Ordinary Americans (that’s the majority but who would know?) seem to be so “hazed” by the latest onslaught of diversionary tactics – swine flu; healthcare; Glenn Becks of the USA; Afghanistan; Rush and the sports world; religious conflicts; losing their jobs and homes; they have given up. Mainstream media reports adoringly and marvels at Wall Street’s latest smokescreen of gain and GS’ billions signified by this latest “10000″ triumph, as if they accomplished all this without the political insiders handing them billions. And as if it means we all have something to celebrate when really we are so far down we cannot see any light. So much to complain about; so little time; and mainly just a waste of time because nothing will change unless someone – a large group of someones – gets really angry about this fraud on the people and takes action in a politically meaningful and effective way. there’s no one in any position of influence, it seems, who isn’t in some way, by their investments – their pensions and 401(k)’s etc , inextricably tied to the continued maintenance of Wall Street (as is) We should have listened to and voted for Dennis Kucinich, he may have been the only candidate who would not have sold us out.

    • collapse expand

      I can’t help but chuckle to myself that all the rabble rousing and Tea Parties over Health Care Reform seemed to come to a pretty much grinding halt as Football Season came around. Sometimes I can’t help but think we deserve everything we get from these shenanigans. These people are winning because most of the population is susceptible to the basic “What’s that over there!??” technique of pointing and running away from confrontation.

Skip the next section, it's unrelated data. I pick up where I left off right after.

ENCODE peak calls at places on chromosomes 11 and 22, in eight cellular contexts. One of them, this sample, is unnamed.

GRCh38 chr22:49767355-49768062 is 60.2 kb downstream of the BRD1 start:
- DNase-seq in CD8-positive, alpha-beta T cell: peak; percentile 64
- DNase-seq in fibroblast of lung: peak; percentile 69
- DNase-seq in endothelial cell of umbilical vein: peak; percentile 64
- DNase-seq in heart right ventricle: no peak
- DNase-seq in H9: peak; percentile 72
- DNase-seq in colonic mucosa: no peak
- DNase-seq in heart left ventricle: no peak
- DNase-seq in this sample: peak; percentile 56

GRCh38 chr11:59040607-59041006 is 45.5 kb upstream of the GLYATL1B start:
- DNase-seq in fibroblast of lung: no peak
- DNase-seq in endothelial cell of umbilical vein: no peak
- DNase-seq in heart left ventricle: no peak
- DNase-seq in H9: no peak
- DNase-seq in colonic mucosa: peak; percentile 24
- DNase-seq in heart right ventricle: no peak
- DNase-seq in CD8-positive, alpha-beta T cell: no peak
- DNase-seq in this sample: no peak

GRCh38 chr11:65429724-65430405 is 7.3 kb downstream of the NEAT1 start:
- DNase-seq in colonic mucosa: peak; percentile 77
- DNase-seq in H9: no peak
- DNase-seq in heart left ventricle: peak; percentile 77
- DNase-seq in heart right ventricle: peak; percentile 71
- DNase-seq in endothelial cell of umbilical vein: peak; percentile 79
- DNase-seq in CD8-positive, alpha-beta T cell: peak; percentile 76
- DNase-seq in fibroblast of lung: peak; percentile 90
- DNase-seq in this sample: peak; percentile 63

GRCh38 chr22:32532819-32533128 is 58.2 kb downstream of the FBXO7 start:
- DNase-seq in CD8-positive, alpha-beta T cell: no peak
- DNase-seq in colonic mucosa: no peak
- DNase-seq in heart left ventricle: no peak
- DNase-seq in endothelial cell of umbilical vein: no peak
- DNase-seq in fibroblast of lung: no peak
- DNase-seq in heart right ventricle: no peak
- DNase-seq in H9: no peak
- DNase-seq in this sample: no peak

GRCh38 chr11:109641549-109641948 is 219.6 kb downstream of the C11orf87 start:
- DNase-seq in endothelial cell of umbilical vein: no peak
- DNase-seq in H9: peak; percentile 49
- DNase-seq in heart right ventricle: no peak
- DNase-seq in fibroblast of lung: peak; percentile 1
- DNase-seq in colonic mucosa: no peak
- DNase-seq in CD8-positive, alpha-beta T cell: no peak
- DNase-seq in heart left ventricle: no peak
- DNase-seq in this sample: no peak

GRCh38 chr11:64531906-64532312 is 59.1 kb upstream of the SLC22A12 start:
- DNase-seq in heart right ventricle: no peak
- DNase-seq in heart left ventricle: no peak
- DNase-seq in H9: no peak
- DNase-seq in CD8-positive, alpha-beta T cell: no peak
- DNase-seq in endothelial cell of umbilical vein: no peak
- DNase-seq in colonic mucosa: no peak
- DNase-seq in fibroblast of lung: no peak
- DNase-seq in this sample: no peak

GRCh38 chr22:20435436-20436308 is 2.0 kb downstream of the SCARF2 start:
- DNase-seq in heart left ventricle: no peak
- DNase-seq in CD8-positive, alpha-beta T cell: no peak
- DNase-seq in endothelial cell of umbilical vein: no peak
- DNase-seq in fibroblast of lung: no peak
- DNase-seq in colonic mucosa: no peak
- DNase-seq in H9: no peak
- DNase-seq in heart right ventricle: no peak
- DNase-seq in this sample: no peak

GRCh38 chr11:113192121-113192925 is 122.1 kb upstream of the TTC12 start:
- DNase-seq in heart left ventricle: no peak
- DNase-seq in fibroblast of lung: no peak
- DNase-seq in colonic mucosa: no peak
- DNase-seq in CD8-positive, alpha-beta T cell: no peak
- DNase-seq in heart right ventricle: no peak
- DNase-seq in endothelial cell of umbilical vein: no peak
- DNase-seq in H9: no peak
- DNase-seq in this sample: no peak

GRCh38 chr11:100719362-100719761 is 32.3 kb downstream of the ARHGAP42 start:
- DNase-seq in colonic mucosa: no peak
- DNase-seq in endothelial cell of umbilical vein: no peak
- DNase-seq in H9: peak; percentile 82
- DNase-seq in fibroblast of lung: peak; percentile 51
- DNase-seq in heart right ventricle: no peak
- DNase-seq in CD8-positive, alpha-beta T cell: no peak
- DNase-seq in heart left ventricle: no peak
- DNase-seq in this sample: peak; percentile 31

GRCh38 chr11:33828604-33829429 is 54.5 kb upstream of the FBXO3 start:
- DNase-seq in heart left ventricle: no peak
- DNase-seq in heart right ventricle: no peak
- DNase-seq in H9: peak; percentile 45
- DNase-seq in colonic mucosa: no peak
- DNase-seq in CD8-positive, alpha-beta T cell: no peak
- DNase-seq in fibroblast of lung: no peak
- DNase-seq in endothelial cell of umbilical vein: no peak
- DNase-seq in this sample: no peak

In response to another comment. See in context »
  5. collapse expand

    I hope Matt Taibi will focus his formidable investigative skills on another Goldman character’s involvement in pushing cap and trade legislation. Generation Investment Management, chaired by Al Gore and David Blood, (former chief of Goldman’s asset management fund), holds 16 million shares of Cameo International Limited stock. Cameo has one of the world’s largest carbon portfolios. Global warming proponent Al Gore and David Blood have positioned themselves to become billionaires trading carbon credits in the next large-scale fleecing of America.

  6. collapse expand

    You know Matt, it’s nothing short of astounding that, as I’ve read you for years now, Americans just sit here and watch Wall St. run the gov’t. For all the bitching about Dem/GOP and the fake blue/red civil war, while everybody’s distracted by that, this sort of thing goes on. Your most recent piece in Rolling Stone was the most devastating yet. We live in a plutocracy. And what’s most disturbing is that Wall St. has gone back to its insane gambling addiction, the very one that got us here in the first place. And the next time they go bust, I don’t think there is any “bailout” we can provide for them–we’re already broke. It’s like watching our own demise come in slow-motion, and nobody’s doing anything about it.